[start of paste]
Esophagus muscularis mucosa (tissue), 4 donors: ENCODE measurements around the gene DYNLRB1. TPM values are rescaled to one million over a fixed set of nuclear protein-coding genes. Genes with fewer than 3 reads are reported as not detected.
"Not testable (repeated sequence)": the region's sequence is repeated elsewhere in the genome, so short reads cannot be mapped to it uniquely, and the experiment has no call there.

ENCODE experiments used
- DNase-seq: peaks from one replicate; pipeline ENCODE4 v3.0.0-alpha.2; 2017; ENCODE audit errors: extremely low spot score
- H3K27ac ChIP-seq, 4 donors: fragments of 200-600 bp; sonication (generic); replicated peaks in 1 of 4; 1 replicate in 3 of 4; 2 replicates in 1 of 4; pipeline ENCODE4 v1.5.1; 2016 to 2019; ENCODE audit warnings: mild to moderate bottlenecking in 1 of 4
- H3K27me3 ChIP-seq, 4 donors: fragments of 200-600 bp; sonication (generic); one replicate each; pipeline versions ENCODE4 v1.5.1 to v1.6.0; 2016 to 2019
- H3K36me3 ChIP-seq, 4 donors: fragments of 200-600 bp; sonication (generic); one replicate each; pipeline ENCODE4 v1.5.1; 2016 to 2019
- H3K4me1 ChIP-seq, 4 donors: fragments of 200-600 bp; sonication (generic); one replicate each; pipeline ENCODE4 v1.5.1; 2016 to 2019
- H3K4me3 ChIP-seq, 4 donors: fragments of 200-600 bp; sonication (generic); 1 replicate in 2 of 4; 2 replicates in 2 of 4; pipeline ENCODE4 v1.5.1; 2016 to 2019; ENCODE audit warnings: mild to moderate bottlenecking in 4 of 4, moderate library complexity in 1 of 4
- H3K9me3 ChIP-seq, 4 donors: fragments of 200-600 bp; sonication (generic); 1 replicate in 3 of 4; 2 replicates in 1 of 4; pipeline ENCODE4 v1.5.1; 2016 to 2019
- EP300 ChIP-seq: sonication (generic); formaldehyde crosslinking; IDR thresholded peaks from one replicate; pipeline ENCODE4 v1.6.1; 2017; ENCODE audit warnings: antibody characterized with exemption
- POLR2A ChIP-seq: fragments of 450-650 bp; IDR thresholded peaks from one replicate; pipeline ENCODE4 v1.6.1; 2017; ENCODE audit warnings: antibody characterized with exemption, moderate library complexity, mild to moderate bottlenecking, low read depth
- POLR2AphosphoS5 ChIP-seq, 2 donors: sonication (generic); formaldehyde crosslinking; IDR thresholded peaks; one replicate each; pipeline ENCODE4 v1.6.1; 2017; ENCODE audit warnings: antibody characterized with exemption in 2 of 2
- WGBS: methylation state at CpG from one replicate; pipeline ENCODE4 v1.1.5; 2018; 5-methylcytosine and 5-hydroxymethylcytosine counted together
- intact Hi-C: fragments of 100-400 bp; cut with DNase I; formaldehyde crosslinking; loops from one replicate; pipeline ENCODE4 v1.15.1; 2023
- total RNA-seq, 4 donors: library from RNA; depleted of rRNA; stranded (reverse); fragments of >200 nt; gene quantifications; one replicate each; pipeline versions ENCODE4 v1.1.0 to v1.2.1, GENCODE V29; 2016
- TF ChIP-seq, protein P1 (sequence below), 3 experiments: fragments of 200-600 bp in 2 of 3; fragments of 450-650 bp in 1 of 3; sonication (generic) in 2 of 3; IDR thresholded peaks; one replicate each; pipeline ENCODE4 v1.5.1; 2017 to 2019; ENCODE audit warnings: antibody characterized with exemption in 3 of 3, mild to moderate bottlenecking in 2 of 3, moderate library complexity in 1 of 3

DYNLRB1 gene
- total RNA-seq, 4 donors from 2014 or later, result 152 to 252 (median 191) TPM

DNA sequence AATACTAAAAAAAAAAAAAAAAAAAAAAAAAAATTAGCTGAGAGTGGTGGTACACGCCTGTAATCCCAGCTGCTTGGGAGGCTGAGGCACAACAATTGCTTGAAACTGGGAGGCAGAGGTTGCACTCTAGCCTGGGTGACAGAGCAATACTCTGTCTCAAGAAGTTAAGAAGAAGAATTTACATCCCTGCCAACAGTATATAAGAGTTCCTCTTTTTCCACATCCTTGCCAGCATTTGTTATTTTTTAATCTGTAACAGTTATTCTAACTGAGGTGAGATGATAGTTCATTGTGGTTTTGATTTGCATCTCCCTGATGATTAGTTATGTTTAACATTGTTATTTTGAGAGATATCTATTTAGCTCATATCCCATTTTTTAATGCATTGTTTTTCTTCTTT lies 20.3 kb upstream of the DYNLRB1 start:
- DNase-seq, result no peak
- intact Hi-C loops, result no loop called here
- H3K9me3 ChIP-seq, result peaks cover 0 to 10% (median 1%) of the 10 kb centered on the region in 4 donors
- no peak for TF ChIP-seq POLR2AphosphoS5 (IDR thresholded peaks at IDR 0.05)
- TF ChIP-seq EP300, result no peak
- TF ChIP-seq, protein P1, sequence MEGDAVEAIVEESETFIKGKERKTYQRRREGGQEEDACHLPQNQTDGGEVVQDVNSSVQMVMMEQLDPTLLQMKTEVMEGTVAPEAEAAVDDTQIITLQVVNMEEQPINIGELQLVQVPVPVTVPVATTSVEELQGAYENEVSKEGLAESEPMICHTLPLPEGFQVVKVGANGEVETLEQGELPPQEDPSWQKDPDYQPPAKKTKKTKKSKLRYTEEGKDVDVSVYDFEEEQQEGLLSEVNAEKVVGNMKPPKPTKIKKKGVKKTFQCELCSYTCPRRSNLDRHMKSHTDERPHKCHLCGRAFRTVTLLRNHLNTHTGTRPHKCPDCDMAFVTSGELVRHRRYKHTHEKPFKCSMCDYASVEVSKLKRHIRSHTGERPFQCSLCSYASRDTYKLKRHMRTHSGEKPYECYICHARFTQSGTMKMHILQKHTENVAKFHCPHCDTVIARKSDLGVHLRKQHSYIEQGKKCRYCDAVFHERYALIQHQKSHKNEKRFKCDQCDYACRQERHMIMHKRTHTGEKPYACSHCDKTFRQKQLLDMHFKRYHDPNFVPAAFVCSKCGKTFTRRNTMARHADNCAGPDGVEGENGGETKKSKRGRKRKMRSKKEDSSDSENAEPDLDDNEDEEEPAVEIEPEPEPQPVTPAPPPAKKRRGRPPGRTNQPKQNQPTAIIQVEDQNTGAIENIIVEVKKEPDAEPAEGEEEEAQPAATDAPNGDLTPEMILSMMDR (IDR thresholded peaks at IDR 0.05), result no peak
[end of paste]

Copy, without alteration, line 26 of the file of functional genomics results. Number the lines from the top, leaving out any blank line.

- TF ChIP-seq, protein P1, sequence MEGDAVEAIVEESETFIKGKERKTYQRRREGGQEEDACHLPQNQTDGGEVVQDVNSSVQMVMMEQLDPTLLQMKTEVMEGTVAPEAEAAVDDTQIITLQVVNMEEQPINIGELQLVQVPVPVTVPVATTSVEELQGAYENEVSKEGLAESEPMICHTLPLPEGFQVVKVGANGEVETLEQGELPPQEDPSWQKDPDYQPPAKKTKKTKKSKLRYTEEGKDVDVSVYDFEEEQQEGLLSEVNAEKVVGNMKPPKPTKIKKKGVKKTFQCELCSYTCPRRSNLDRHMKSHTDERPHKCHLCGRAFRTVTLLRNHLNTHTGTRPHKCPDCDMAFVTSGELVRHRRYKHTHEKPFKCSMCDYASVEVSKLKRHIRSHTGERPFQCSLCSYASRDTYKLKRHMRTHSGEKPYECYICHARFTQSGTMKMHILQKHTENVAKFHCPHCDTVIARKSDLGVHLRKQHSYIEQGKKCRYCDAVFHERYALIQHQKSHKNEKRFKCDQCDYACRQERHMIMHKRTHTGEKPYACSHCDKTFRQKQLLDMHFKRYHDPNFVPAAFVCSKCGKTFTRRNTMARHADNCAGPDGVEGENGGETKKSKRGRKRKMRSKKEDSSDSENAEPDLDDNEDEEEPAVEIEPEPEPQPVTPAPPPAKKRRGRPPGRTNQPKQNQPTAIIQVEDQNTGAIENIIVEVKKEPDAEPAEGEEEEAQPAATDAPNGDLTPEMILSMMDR (IDR thresholded peaks at IDR 0.05), result no peak